In the mid-1940s a craze developed for Tethered Car Racing, in which roughly 1/12 scale model cars powered by tiny petrol engines, tethered by a wire cable to a central post, run at high speed round a circular concrete track about 20m diameter. Owners had no control over their car’s performance, except that they could cause it to stop by reaching out with a broom as it passes to operate a cut-out switch on top of the car. Otherwise, the car was just set to go ‘flat out’. Clubs were formed, tracks were built, championships were organised, and model car manufacturers flourished.
The cars and components were made at a factory in Cinderford, Forest of Dean; the company’s office address was a house in Battenhall Terrace, Worcester. This was the home of a wealthy spinster friend, Miss Millicent Bennett, who apparently financed all his operations.
In 1948 he had a sterling silver trophy made, at a cost of 200 guineas (£220), to give to the Eaton Bray Model Sportsdrome in Leighton Buzzard, Buckinghamshire, for an annual tether car competition; this is the trophy we see today. The cars depicted in relief on the plinth of the trophy are recognisable as representations of tether car models raced by well-known competitors of the day.
But the craze was beginning to fade, and although the competition series ran through 1948 and ’49, there is no evidence of the trophy ever having actually been awarded! Enthusiasm for tethered car racing was on the wane, and the following year 1066 Products ceased trading, though Hastings retained an interest in the die-casting factory in Cinderford.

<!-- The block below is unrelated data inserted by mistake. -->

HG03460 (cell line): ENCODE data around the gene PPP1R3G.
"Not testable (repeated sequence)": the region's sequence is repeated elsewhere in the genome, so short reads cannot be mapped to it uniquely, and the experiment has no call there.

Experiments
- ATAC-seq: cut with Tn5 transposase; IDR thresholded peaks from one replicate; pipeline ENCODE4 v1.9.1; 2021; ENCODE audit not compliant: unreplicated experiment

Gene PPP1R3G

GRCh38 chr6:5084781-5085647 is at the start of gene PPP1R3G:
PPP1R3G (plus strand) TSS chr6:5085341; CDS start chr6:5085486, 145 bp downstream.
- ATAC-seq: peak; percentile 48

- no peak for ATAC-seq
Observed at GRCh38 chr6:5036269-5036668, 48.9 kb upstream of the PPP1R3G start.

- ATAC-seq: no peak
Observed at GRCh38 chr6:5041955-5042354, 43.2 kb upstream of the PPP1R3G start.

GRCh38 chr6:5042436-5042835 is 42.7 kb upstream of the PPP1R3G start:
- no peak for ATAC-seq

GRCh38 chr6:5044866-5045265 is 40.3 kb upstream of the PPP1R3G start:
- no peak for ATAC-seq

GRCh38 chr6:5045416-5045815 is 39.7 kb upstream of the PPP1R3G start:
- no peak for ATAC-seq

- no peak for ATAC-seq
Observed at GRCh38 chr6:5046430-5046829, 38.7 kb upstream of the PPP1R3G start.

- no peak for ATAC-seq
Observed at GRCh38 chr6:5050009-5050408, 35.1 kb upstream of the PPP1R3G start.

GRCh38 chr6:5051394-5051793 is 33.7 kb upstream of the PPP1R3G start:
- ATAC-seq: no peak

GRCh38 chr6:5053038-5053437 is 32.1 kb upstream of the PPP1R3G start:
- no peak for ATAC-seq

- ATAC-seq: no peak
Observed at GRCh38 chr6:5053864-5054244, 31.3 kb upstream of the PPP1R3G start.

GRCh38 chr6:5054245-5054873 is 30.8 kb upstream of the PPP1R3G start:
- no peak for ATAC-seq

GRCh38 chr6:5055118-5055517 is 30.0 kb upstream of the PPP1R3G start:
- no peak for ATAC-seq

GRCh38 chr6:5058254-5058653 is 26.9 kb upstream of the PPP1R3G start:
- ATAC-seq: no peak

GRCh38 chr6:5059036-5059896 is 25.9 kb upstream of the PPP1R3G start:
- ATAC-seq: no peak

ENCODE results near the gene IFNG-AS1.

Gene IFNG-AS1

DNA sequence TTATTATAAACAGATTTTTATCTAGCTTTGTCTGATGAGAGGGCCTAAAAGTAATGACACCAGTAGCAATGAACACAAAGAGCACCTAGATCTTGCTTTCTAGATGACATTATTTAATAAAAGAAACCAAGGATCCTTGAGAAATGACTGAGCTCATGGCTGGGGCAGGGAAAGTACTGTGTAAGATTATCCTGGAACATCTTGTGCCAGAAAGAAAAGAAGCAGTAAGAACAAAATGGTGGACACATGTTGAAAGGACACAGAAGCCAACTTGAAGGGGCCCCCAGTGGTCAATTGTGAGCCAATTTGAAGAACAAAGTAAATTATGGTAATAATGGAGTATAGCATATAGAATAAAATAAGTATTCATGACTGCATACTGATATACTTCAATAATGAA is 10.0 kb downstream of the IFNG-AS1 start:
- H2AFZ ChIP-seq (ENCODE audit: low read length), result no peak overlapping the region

Hastings and his lady friend had a second home in Falmouth where, for reasons best known only to himself, he used the name Geoffrey Prescott. Here in Cornwall he set up a number of businesses related to his new interest, the sport and pastime of fishing. He also had some connection with a fishing club in Bristol, and this may be how he came into contact with motorsport in Bristol.
In 1950, the Bristol Motor Cycle & Light Car Club started developing Castle Combe as a race track, and by its second season in 1951 the club was holding race meetings of national significance. Hastings offered to donate the, now redundant, Hastings Trophy to the club, a timely offer which was gladly accepted. For its new purpose it was proudly engraved “FORMULA LIBRE – CASTLE COMBE – NATIONAL MEETING”, and it was then awarded at the national meeting each year. Hastings himself wrote expressing his wish to become a member of the club, but due to an administrative mix-up over his application form this never actually happened.
The mysterious story of Geoffrey Hastings alias Prescott came to a sudden and tragic end when, on 12 September 1957, he was killed in a motoring accident. He and Millicent were on the road from Looe to Falmouth and had a head-on collision with another vehicle. Miss Bennett survived but with severe facial injuries.
The final twist to this story is that although the newspapers reported the accident involving Geoffrey Hastings, the death certificate recorded the death of Geoffrey Prescott, hydraulic engineer from Stafford.
So the name “Geoffrey Irving Hastings” as shown on his birth certificate never officially died; it lives on, and perhaps not only in the engraving on this distinctive trophy, which also displays the legacy of those early days of racing at Castle Combe in the well-known names engraved on the silver plinth.
During the years since then, the Hastings has been little more than a relic of the past, but with the introduction of a new format sprint at Castle Combe in 2007 came the opportunity to give this striking trophy meaning again, and it is now presented for Fastest Time of the Day at the Great Western Sprint held in March each year.
The full Hastings photo album is located here.
We are indebted to Hugh Blowers for sharing with us the fruits of his research into the history of tether car racing and the convoluted world of Geoffrey Hastings / Prescott.